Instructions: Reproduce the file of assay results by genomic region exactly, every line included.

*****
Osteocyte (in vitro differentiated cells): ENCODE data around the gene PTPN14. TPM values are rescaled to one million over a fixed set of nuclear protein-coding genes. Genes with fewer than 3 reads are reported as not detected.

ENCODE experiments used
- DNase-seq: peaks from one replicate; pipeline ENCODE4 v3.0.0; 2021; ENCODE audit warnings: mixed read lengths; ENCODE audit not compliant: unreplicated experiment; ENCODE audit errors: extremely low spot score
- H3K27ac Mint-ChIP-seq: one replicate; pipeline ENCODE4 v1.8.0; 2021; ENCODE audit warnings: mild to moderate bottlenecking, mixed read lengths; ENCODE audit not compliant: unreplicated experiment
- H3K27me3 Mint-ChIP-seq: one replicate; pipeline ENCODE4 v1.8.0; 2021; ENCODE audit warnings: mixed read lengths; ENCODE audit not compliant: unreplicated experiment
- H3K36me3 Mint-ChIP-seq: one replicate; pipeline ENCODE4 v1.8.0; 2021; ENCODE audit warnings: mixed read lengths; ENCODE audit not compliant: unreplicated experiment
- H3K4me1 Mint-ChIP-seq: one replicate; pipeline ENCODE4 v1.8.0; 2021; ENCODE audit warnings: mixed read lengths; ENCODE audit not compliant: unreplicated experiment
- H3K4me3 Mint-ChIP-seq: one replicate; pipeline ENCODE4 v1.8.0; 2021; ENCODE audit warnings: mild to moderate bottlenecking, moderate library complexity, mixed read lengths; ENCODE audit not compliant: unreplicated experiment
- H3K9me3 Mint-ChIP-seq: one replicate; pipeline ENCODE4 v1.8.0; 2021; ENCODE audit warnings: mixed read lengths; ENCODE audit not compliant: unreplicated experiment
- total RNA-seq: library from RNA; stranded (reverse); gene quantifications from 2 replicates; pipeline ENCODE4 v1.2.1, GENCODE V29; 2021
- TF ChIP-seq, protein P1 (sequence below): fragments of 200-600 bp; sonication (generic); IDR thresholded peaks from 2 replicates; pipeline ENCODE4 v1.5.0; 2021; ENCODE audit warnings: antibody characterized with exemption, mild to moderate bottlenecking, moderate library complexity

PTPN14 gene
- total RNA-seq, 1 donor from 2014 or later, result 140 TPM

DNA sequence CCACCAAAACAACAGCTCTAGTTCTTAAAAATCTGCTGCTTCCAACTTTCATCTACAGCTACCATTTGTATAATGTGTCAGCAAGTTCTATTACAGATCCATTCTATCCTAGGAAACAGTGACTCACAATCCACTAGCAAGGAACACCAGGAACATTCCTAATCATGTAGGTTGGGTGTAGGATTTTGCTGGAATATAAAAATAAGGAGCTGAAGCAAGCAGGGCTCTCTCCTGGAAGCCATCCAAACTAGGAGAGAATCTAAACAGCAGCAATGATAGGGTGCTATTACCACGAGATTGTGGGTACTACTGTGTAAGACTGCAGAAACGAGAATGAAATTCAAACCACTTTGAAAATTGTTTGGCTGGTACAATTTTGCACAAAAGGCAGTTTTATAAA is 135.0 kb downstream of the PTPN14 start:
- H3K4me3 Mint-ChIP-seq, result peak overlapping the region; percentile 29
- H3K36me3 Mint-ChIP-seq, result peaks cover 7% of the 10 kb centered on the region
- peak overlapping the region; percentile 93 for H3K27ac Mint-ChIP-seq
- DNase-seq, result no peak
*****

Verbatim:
Osteocyte (in vitro differentiated cells): ENCODE data around the gene PTPN14. TPM values are rescaled to one million over a fixed set of nuclear protein-coding genes. Genes with fewer than 3 reads are reported as not detected.

ENCODE experiments used
- DNase-seq: peaks from one replicate; pipeline ENCODE4 v3.0.0; 2021; ENCODE audit warnings: mixed read lengths; ENCODE audit not compliant: unreplicated experiment; ENCODE audit errors: extremely low spot score
- H3K27ac Mint-ChIP-seq: one replicate; pipeline ENCODE4 v1.8.0; 2021; ENCODE audit warnings: mild to moderate bottlenecking, mixed read lengths; ENCODE audit not compliant: unreplicated experiment
- H3K27me3 Mint-ChIP-seq: one replicate; pipeline ENCODE4 v1.8.0; 2021; ENCODE audit warnings: mixed read lengths; ENCODE audit not compliant: unreplicated experiment
- H3K36me3 Mint-ChIP-seq: one replicate; pipeline ENCODE4 v1.8.0; 2021; ENCODE audit warnings: mixed read lengths; ENCODE audit not compliant: unreplicated experiment
- H3K4me1 Mint-ChIP-seq: one replicate; pipeline ENCODE4 v1.8.0; 2021; ENCODE audit warnings: mixed read lengths; ENCODE audit not compliant: unreplicated experiment
- H3K4me3 Mint-ChIP-seq: one replicate; pipeline ENCODE4 v1.8.0; 2021; ENCODE audit warnings: mild to moderate bottlenecking, moderate library complexity, mixed read lengths; ENCODE audit not compliant: unreplicated experiment
- H3K9me3 Mint-ChIP-seq: one replicate; pipeline ENCODE4 v1.8.0; 2021; ENCODE audit warnings: mixed read lengths; ENCODE audit not compliant: unreplicated experiment
- total RNA-seq: library from RNA; stranded (reverse); gene quantifications from 2 replicates; pipeline ENCODE4 v1.2.1, GENCODE V29; 2021
- TF ChIP-seq, protein P1 (sequence below): fragments of 200-600 bp; sonication (generic); IDR thresholded peaks from 2 replicates; pipeline ENCODE4 v1.5.0; 2021; ENCODE audit warnings: antibody characterized with exemption, mild to moderate bottlenecking, moderate library complexity

PTPN14 gene
- total RNA-seq, 1 donor from 2014 or later, result 140 TPM

DNA sequence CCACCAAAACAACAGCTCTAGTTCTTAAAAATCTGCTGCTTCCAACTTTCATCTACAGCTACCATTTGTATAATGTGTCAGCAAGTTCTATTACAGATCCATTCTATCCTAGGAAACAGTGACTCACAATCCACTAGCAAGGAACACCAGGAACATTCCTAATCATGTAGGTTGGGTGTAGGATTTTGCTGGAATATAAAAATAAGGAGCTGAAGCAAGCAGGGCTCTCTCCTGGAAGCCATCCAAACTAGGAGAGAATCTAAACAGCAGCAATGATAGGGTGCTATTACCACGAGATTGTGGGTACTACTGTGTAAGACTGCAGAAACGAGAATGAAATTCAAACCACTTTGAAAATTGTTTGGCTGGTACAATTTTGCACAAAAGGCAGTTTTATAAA is 135.0 kb downstream of the PTPN14 start:
- H3K4me3 Mint-ChIP-seq, result peak overlapping the region; percentile 29
- H3K36me3 Mint-ChIP-seq, result peaks cover 7% of the 10 kb centered on the region
- peak overlapping the region; percentile 93 for H3K27ac Mint-ChIP-seq
- DNase-seq, result no peak